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Sudanese refugees help keep S. Sudan camps running as foreign workers pull out


January 9, 2014 (JUBA) - Refugees from Blue Nile state in neighbouring Sudan have mobilised to fill the void left by evacuated aid staff to help keep life in some of South Sudan’s largest refugee camps running smoothly, the UNHCR said on Wednesday.

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Sudanese refugees fill their bottles at a water collection point in Upper Nile state’s Maban county (FILE)

Ongoing fighting in the north-east of the country has cut road routes to Upper Nile state’s Maban county, which is home to some 120,000 refugees mostly from Sudan.

The UN refugee agency said residents in the camps have stepped up to take on more responsibilities, including guarding warehouses packed with supplies belonging to UNHCR and aid agencies that left after the violence erupted between the South Sudanese government and opposition forces.

Refugees who had been trained as water pump technicians have also taken on a lead role within the camps, helping ensure pumps keep on working.

“This initiative is very positive. Refugees have taken control of the situation. They are making sure nothing is being touched. There has been no looting at all”, the UNHCR’s Adan Ilmi said.

A 22-year veteran of UNHCR, Ilmi heads the agency’s operations in Maban county capital Bunj, where he said he was now increasingly relying on refugees to take on more duties since the world’s newest nation plunged into violence on 15 December.

He is currently operating with a skeleton staff of 18 officers, one-fifth of his usual 85-strong workforce.

“We all go to the camps every morning and do whatever we can”, Ilmi said.

“It’s very important to go to the camps Sunday to Sunday to reassure the refugees we are still here with them”, he adds.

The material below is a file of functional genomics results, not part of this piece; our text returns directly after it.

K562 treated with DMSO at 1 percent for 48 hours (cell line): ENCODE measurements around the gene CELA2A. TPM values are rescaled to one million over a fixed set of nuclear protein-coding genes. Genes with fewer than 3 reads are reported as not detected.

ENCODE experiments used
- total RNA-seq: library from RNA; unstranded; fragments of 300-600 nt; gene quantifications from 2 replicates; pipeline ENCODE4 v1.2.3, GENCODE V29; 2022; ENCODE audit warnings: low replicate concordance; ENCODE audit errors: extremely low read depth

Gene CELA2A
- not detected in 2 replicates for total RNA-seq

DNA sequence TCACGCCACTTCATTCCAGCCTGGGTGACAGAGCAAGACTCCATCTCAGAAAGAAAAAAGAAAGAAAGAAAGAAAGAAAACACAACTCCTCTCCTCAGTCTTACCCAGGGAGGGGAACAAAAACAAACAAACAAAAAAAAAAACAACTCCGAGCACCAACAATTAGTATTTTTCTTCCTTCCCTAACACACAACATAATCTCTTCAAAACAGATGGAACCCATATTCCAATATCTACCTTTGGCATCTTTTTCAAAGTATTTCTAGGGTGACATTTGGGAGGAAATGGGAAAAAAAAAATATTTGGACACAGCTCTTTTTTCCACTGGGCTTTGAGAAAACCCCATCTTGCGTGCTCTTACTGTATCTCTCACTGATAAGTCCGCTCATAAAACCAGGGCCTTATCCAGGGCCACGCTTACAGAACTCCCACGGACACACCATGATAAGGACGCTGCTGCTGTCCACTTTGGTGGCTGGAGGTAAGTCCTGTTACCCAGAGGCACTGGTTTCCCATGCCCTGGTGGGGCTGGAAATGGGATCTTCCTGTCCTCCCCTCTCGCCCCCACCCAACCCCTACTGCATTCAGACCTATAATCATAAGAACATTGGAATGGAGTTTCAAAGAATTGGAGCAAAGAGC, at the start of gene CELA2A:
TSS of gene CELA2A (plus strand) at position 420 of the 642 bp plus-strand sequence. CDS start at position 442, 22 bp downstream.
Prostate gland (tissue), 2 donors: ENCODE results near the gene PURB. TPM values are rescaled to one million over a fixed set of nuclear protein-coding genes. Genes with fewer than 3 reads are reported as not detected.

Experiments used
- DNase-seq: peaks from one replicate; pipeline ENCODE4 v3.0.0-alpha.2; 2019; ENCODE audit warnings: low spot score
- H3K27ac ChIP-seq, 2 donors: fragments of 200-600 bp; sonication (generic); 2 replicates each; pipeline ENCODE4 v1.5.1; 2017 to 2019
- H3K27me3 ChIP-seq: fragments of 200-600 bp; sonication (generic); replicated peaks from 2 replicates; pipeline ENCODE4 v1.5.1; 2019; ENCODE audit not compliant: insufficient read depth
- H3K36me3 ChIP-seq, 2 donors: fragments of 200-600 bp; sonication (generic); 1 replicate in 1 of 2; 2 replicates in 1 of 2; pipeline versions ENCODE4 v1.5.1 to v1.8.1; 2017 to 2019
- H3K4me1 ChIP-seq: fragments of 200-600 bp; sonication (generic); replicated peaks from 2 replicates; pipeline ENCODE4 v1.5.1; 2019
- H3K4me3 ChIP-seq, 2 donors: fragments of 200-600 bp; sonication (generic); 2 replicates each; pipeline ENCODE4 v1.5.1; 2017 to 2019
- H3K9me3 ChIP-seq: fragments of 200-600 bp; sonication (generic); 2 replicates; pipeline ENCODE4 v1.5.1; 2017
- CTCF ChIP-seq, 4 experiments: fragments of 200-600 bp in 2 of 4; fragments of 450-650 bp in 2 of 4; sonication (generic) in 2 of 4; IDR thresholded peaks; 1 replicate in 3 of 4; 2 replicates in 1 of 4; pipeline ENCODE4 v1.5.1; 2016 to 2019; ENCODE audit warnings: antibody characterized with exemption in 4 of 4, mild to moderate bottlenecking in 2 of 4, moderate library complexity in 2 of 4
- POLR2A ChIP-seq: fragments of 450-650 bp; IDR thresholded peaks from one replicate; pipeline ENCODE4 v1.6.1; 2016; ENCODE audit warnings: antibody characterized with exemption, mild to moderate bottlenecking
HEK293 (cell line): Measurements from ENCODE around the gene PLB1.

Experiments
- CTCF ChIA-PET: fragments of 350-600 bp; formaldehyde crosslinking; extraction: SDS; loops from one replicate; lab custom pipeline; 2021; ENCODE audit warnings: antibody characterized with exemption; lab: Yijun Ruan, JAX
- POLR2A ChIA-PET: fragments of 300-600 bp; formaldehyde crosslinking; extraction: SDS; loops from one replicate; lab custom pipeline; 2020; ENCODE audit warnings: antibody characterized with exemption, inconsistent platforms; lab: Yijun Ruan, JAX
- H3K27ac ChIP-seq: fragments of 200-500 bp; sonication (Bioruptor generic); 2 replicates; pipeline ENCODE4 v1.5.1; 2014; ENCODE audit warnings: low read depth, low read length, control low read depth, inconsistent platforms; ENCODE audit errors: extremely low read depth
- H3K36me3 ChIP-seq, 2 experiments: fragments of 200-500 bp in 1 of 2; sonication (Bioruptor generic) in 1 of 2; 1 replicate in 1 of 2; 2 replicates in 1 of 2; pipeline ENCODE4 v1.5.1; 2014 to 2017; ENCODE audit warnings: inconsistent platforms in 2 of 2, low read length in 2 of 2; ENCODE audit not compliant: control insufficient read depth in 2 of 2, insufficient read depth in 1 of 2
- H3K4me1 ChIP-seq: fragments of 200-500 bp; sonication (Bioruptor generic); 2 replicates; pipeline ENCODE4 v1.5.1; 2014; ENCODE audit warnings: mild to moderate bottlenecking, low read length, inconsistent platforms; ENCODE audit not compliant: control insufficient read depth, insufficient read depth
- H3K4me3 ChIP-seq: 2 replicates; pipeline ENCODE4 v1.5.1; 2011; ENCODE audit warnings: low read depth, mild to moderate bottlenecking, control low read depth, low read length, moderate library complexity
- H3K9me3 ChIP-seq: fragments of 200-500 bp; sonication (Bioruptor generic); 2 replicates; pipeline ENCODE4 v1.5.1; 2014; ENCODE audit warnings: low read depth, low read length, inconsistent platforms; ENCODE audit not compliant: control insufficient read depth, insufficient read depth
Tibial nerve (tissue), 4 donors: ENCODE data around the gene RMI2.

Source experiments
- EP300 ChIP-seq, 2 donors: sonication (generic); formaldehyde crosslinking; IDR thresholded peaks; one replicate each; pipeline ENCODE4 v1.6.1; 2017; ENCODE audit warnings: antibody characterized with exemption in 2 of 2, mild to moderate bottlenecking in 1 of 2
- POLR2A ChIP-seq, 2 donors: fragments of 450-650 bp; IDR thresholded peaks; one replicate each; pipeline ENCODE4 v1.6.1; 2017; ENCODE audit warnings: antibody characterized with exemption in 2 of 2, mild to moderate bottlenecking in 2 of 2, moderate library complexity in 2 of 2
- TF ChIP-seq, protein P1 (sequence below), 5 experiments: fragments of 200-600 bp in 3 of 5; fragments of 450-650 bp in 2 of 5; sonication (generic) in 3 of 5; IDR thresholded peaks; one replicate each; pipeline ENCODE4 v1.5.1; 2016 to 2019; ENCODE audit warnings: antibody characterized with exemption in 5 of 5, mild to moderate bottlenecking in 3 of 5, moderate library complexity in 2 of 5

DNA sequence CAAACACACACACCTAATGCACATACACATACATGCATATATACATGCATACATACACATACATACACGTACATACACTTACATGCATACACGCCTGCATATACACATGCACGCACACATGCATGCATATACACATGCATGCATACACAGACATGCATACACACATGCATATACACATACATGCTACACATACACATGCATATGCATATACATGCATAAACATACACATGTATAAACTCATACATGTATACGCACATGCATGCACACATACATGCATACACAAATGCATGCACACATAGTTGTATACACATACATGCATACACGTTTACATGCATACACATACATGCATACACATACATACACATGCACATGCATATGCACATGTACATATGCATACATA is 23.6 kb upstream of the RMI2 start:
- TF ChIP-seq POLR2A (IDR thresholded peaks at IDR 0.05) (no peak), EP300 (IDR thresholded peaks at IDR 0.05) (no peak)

Many aid agencies pulled out of South Sudan or dramatically scaled back operations after violence broke out in Juba between rival members of the presidential guards, quickly spreading to other parts of the country, including Jonglei, Unity and Upper Nile states.

Ilmi concedes refugees at the camps are concerned about what the future holds should fighting continue indefinitely.

They have already fled violent conflict in their homeland, which has been the scene of an insurgency since 2011 led by rebels from the Sudan People’s Liberation Movement-North (SPLM-N), who are fighting the Khartoum regime.

Thousands of people, who lost their homes and livelihoods, have sought refuge in South Sudan and other neighbouring African countries.

UNHCR says it began training newly arrived Sudanese refugees in water management, camp management and healthcare, with a view to eventually reducing the number of international staff needed to run the camps. That plan has been suddenly tested after aid agencies began evacuating non-essential staff amid growing security concerns after the country plunged into violence.

Although fighting continues just 60kms away, Ilmi said morale among his remaining staff was high, and there were no signs that humanitarian workers or refugees at the camps are being targeted.

The UNHCR said the area remains at risk of being completely cut off by fighting, with its sister agency, the World Food Programme (WFP), recently distributing additional food rations.


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